Since co-workers are not able to interact in person, opportunities for teambuilding should be built in to daily business. At the initial project meeting, team members should introduce themselves and provide a bit of personal information so that the others can get to know them. At the beginning of each status meeting, the team needs to take time for a personal, informal check in. As part of the project information repository, team members can create a personal page or project-related blog that tells a little about themselves.

picture of Authors of Managing Virtual Teams

Coauthors (from left to right) Char James-Tanny, M. Katherine Brown, and Brenda Huettner used a wiki to write their 2006 book on managing virtual teams.

Team Members Play Well With Others
Mature, responsible team members play well with others. Nothing implodes a virtual team faster than a flame war over a minor misunderstanding. In addition to having the right skills for the job, team members must be emotionally mature enough to not take things personally, to verify their understanding instead of just reacting, and to assume until proven otherwise that the other person's intentions were good, even if the communication effort was not as appropriate and clear as it should have been. They must also be able to stay focused on what is best for the team and the project.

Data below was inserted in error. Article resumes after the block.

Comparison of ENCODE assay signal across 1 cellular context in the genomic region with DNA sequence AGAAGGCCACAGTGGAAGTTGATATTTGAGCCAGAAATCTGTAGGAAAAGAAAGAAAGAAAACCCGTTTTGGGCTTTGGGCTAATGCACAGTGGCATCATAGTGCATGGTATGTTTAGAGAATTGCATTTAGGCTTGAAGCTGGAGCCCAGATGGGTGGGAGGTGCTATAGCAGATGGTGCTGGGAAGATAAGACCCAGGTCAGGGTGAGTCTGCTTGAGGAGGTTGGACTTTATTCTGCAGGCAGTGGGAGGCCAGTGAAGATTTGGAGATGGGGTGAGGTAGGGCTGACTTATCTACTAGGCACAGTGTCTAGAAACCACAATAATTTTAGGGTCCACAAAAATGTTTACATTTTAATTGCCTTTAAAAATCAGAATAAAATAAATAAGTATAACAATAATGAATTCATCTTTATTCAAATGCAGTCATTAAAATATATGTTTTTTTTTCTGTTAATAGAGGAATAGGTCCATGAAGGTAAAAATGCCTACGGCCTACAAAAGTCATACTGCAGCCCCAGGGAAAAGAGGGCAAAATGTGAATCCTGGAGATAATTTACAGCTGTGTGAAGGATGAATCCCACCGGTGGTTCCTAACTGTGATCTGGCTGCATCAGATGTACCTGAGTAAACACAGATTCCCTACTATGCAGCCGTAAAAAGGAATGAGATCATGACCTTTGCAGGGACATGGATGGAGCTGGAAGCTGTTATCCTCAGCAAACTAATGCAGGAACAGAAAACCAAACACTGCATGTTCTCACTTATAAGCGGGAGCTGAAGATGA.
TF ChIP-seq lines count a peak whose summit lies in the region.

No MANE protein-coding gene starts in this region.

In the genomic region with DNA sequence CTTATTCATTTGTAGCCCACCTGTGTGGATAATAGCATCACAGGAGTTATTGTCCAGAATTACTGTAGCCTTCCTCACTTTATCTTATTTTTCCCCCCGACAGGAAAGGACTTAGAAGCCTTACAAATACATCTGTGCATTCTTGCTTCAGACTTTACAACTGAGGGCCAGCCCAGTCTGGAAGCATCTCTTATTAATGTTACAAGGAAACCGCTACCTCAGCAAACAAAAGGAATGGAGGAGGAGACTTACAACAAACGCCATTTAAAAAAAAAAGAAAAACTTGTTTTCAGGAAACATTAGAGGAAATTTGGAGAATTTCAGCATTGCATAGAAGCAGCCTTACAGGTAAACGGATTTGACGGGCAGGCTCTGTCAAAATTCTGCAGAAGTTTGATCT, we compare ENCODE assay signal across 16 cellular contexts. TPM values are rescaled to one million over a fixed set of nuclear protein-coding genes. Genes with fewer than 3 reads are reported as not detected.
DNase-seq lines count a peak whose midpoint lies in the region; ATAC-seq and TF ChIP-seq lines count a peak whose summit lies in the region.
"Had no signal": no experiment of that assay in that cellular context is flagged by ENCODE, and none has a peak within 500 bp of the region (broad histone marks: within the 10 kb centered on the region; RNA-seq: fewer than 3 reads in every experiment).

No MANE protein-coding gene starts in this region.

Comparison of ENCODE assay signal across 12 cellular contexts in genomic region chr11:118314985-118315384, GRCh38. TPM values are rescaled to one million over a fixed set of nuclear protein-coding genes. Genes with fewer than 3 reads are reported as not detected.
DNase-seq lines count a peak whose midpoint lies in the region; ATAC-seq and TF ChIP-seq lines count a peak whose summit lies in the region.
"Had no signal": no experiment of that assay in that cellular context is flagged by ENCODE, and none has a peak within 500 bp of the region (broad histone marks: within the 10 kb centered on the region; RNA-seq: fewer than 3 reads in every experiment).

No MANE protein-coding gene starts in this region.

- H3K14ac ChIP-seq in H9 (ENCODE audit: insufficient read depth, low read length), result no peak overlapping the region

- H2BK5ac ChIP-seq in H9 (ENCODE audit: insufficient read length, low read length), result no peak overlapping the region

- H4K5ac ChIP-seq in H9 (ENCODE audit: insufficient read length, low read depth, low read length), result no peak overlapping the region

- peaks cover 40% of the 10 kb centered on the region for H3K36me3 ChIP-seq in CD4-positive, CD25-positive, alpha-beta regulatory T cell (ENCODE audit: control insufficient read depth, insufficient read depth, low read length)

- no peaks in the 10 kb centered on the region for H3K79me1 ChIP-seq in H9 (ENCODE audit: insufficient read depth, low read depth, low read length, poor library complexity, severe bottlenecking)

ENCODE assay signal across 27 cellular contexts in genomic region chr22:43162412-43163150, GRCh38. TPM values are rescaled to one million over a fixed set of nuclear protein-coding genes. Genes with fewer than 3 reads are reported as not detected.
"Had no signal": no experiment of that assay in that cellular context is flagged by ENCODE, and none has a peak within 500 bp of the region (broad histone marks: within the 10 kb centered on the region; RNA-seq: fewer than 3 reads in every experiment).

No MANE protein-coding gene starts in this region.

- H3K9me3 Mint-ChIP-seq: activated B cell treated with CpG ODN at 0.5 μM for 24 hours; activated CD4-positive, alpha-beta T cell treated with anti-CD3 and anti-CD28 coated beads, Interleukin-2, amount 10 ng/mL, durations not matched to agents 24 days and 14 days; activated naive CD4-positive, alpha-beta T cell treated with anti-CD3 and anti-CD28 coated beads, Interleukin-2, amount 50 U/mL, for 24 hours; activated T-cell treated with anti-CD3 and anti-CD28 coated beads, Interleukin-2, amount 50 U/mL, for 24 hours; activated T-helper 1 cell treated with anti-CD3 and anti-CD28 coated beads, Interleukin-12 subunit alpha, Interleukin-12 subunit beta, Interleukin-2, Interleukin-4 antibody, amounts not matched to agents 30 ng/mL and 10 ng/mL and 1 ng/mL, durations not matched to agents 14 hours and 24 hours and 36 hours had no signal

Communication Is Proactive
In a virtual team, communication must occur early and often, and team members must always close the communication loop by acknowledging receipt, checking in regularly with teammates, communicating issues immediately, and sharing ideas regularly. Nuances that are easily understood in face-to-face communication are often lost in virtual communication. That's because 70% of what's communicated is non-verbal. So the first response to a negative interaction should be, "Perhaps there is a misunderstanding," and checking in, rather than, "That person is angry with/out to get/ being mean to me," and checking out.

Information "Bank" Is Shared and Accessible
Everyone on the team needs to have access to the same information and research data, so a shared repository for information and knowledge about the project is essential. This information needs to be centrally located (e.g., Web portal, wiki, network drive that team can VPN to, etc.) so that the team, regardless of geography or time zone, can access the information. The information also needs to be organized, version controlled, and have effective metadata associated with it so that people can retrieve it easily.

Infrastructure Is Supportive
Technology, processes, and infrastructure must facilitate communication and getting the work done without in-person interaction. Even the most cohesive teams will fail if they do not have the appropriate tools to get the job done, or if there is disparity in the tools available to team members working remotely. Effective change control and quality assurance procedures are also even more important with virtual teams because it is so easy for something to slip through the cracks.

Hiring for Virtual Teams
 Excerpted from Managing Virtual Teams